Crop production competition
Crop woes in the U.S. and the resulting tightness in commodity markets add up to opportunities for competing producers around the world. And though they don't make the headlines, countries from Argentina and Brazil to Russia and Ukraine are reacting in ways that will strengthen their competitive positions.
“The current higher prices [for corn and soybeans] are not transitory,” says Edward Allen, an agricultural economist with USDA's Economic Research Service. “With sustained high prices, we're now getting competitors responding.”
In South America, high prices are attractive for corn production, giving areas like southern Brazil an incentive to plant corn rather than soybeans, according to Allen. “But since central west Brazil is double-cropped, Brazil can produce more corn and more soybeans.”
Erin FitzPatrick, a grains and oilseeds analyst for Rabobank, sees a similar outlook. “We're definitely going to see both corn and soybean acres increase in Argentina and Brazil this year. We should see a larger share of Brazil's corn coming from its second-crop safrinha corn, and plantings are still expanding aggressively in northeastern Brazil.”
To protect soils and to reduce the spread of disease, Brazil's government sets a moratorium between the soybean harvest and planting the following corn crop. But officials have shortened that period to extend the growing season, FitzPatrick says.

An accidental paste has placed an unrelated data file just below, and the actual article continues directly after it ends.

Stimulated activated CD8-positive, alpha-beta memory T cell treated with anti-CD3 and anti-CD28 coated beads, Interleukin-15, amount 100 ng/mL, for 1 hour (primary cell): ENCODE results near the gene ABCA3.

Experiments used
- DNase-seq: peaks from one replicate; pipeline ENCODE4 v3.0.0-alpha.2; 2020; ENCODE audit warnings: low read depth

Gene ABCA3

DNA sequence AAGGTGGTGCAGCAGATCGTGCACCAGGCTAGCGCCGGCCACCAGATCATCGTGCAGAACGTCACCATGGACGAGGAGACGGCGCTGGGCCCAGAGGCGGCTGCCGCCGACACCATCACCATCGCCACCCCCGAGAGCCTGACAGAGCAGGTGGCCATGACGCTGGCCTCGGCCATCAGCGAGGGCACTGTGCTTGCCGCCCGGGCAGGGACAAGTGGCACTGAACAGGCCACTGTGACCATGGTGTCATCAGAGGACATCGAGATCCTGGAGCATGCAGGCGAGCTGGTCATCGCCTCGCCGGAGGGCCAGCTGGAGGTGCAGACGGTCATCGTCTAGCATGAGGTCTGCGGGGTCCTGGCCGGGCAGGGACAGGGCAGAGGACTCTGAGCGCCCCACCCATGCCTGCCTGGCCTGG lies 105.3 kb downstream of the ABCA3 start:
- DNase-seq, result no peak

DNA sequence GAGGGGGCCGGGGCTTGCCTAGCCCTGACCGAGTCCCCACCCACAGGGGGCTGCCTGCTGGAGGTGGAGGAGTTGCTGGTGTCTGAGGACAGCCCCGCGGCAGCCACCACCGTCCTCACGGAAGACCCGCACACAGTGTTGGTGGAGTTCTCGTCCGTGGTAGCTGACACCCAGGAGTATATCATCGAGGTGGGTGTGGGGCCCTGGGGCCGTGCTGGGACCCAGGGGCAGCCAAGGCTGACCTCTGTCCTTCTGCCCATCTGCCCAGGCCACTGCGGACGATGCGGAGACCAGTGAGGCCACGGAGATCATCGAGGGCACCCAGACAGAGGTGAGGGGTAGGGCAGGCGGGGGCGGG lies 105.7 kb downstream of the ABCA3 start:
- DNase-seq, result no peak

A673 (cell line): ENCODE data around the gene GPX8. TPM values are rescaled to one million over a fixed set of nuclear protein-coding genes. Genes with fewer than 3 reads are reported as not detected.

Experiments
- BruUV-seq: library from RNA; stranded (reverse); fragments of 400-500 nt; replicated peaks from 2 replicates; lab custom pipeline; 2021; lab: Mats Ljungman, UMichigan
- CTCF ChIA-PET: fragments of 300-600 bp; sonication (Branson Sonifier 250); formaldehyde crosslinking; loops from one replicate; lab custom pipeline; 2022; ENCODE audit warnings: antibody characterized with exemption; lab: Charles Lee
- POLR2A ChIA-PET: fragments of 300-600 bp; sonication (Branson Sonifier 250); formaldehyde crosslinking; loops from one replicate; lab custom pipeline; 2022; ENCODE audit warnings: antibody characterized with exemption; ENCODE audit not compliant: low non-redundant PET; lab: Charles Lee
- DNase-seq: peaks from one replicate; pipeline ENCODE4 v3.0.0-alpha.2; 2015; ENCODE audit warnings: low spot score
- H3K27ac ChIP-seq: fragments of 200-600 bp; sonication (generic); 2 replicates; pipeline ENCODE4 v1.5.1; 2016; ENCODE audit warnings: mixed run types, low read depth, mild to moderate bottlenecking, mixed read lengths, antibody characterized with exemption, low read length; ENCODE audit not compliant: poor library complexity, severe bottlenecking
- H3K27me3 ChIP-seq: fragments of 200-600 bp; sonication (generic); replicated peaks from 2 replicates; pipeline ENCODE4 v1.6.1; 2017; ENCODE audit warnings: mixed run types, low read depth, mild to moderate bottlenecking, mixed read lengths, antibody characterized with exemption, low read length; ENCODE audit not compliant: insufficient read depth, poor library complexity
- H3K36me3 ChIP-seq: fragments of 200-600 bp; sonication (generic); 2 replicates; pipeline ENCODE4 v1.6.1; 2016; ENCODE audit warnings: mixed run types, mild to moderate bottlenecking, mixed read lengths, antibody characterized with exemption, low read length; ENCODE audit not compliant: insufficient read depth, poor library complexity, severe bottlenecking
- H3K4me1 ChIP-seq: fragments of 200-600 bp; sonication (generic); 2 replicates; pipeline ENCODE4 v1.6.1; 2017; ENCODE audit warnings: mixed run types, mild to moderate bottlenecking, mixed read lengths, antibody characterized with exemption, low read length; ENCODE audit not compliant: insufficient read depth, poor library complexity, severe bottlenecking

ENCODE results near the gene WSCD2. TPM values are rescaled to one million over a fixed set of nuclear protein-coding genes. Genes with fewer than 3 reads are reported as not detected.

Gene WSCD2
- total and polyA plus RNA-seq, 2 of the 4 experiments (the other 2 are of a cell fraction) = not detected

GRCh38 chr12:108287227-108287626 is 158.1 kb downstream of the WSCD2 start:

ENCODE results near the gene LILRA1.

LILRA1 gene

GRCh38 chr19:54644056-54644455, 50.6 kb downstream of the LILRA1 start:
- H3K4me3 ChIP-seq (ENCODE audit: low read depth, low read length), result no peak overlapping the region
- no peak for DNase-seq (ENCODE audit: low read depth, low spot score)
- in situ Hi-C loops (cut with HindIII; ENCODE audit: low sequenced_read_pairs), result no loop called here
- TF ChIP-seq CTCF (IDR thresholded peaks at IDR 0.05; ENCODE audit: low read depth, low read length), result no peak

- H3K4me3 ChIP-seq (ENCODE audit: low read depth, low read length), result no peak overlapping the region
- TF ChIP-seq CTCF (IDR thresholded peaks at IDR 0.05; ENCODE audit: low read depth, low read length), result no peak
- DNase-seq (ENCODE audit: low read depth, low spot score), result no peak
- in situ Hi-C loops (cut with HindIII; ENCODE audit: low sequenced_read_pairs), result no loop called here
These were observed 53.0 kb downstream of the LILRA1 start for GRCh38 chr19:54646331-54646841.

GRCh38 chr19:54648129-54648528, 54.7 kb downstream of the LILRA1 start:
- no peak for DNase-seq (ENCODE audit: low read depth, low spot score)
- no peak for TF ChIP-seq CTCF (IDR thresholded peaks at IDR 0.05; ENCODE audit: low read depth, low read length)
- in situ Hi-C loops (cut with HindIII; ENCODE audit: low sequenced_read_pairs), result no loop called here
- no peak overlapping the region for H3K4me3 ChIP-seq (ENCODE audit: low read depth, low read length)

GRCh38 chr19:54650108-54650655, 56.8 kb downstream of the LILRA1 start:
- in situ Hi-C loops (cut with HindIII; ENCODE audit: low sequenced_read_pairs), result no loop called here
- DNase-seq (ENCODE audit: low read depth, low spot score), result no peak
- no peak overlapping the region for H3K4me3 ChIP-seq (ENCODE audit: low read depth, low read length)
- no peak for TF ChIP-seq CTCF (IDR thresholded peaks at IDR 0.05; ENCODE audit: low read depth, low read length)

Argentina represents more potential impact, FitzPatrick says. “Their corn yields are about double Brazil's yields, and their domestic consumption is less than 10 million metric tons, so any production above that is a big swing factor,” she says.
The biggest risk to Argentine production will be the possibility of a returning weaker La Niña after this year's strong La Niña, she says.
Increased plantings don't tell the full story, however. Brazil and Argentina are also investing in their agricultural sectors in ways that can make them more competitive.
Brazil builds roads
We've seen an increase in storage and transportation in both countries,” reports Allen. “Brazil is beginning to build roads to provide the access it needs to get from the major growing areas to the ports. Although with higher prices, the Brazilian government is stepping back from subsidizing internal transportation from Mato Grosso to the coast. So a producer in the interior doesn't get the same benefit as those closer to the markets.”
“In South America, the story for corn and soybeans is Brazil and Argentina,” agrees Mike Gumina, chairman of the American Seed Trade Association. “They are very active in adopting biotechnology as a tool to drive productivity. For Brazil, in particular, we see rapid adoption of biotechnology, especially insect resistance in a number of different modes.”
Competition is also growing on the opposite side of the world, where Russia and Ukraine have recovered from the devastating 2010 drought and have resumed exporting.